Saturday, December 7, 2013

Interactive Rubrics

      While reading Phil Gobel's blog, I came across an interesting post from Edutopia- Michelle Lampinen's thoughts on using interactive rubrics as assessment for learning. Especially as a Social Studies teacher, I found this a powerful way to augment the ways that I assess students. Yesterday, in fact, my students completed a RAFTS prompt in which they were to explore thoughts on the Articles of Confederation from viewpoints of stakeholders at the time- large state residents, small state residents, women, and slaves. After having read Lampinen's post, my thoughts immediately turned to how powerful an interactive rubric could have been for this instance- I could have linked students to specific articles detailing each role's experience, as well as provided resources to help with quoting sources- a skill my students have historically struggled with, as well. Certainly, for future writing prompts, I will make every effort to make rubrics more interactive- in fact, I can easily see how this one rubric for performance task could be the "hub" for a unit. Students could click and self pace through the selected content and skill-based videos, and then complete the task when they have finished. This would be especially powerful in a setting where 1:1 technology, or a BYOD policy existed.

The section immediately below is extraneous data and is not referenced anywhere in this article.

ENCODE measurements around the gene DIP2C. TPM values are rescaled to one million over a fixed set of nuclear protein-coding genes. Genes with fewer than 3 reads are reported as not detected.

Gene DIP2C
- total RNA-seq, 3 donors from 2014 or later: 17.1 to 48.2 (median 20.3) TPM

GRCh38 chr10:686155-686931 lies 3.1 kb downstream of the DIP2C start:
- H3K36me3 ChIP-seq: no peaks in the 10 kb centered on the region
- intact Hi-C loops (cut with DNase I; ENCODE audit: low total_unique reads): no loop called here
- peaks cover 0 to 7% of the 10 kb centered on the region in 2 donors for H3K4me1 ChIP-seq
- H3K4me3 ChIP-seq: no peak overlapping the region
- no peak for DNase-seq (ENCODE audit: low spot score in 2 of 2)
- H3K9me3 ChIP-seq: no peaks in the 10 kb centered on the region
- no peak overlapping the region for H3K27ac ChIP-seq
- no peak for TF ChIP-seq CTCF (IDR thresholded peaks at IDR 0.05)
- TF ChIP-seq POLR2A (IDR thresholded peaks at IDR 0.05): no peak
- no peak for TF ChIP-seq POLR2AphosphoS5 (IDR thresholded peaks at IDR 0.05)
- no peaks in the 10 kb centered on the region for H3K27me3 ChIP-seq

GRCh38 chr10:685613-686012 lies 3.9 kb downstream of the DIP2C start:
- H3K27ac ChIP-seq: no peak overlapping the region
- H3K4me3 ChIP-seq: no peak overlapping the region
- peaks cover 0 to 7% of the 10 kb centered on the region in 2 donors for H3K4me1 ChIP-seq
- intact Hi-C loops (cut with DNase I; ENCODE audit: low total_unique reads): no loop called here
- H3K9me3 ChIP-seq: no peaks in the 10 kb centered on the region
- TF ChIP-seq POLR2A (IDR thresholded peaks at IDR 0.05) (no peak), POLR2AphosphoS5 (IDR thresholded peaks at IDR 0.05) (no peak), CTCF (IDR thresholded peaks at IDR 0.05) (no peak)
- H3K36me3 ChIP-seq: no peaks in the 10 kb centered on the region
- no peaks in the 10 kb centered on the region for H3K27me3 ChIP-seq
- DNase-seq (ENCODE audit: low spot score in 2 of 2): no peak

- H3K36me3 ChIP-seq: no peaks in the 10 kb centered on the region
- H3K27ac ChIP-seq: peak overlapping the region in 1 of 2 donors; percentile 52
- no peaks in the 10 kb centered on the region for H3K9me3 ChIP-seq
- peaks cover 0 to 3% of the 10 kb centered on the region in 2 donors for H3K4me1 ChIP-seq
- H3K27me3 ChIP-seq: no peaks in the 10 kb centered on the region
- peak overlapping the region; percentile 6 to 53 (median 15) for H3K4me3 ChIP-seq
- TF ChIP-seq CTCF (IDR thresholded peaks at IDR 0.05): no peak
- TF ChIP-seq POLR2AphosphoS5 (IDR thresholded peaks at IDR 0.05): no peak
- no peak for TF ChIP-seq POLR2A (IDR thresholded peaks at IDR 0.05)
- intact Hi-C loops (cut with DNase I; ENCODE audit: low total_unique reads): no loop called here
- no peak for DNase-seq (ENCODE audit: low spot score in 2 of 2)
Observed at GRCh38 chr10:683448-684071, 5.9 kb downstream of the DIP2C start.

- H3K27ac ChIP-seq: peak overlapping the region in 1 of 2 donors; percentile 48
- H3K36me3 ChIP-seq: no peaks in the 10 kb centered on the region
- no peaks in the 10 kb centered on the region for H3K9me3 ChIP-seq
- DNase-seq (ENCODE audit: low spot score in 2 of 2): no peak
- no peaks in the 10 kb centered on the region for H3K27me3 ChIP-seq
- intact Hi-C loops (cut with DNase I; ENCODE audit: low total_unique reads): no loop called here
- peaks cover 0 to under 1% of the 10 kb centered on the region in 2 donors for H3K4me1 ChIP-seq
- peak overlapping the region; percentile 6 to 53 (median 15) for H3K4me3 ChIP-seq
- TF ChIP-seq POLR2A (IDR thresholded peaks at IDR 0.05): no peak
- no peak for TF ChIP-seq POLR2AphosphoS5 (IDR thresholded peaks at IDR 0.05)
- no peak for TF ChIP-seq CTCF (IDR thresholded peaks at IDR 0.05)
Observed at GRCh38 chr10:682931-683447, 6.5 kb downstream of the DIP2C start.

References: Lampinen, M. (2013, December 3). Interactive rubrics as assessment for learning. Retrieved from

Reflection on "7 Things You Should Know About Virtual Worlds"

Recently, I came across Educause's short introduction to virtual worlds. Within this short piece, the authors describe a scenario where a student doctor interacts with virtual patients while being supervised by her instructors. In this scenario, the instructors are free to pause the interaction at any time to provide feedback on developing patient relationships. The thought of this seems intriguing to me- I imagined a lesson in which I sent my students into a virtual world with a discussion topic- perhaps to research and share their findings about a historical event. From there, I could moderate and adjust the flow of conversation as necessary by providing feedback. This seems like a neat laboratory to try a real constructivist approach to lesson development. Has anyone tried, or can offer recommendations about virtual worlds that might work for that purpose?

References Educause (2006, June). 7 things you should know about virtual worlds. Retrieved from